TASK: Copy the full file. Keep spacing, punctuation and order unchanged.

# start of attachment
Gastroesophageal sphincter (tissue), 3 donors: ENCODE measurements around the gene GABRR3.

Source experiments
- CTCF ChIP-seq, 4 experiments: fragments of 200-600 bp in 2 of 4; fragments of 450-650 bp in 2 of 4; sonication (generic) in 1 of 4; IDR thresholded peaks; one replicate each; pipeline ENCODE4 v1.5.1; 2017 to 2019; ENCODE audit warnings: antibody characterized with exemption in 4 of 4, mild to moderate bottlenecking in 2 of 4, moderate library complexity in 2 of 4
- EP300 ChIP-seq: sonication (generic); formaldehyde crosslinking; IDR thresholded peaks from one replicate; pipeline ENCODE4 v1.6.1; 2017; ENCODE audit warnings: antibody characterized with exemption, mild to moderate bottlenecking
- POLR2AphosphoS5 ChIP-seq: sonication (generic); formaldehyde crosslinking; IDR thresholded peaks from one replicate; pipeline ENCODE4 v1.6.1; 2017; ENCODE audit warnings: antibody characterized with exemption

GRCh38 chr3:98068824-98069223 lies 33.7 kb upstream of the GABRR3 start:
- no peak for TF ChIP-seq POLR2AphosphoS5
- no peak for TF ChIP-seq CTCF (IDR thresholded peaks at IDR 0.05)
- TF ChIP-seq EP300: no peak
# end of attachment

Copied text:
Gastroesophageal sphincter (tissue), 3 donors: ENCODE measurements around the gene GABRR3.

Source experiments
- CTCF ChIP-seq, 4 experiments: fragments of 200-600 bp in 2 of 4; fragments of 450-650 bp in 2 of 4; sonication (generic) in 1 of 4; IDR thresholded peaks; one replicate each; pipeline ENCODE4 v1.5.1; 2017 to 2019; ENCODE audit warnings: antibody characterized with exemption in 4 of 4, mild to moderate bottlenecking in 2 of 4, moderate library complexity in 2 of 4
- EP300 ChIP-seq: sonication (generic); formaldehyde crosslinking; IDR thresholded peaks from one replicate; pipeline ENCODE4 v1.6.1; 2017; ENCODE audit warnings: antibody characterized with exemption, mild to moderate bottlenecking
- POLR2AphosphoS5 ChIP-seq: sonication (generic); formaldehyde crosslinking; IDR thresholded peaks from one replicate; pipeline ENCODE4 v1.6.1; 2017; ENCODE audit warnings: antibody characterized with exemption

GRCh38 chr3:98068824-98069223 lies 33.7 kb upstream of the GABRR3 start:
- no peak for TF ChIP-seq POLR2AphosphoS5
- no peak for TF ChIP-seq CTCF (IDR thresholded peaks at IDR 0.05)
- TF ChIP-seq EP300: no peak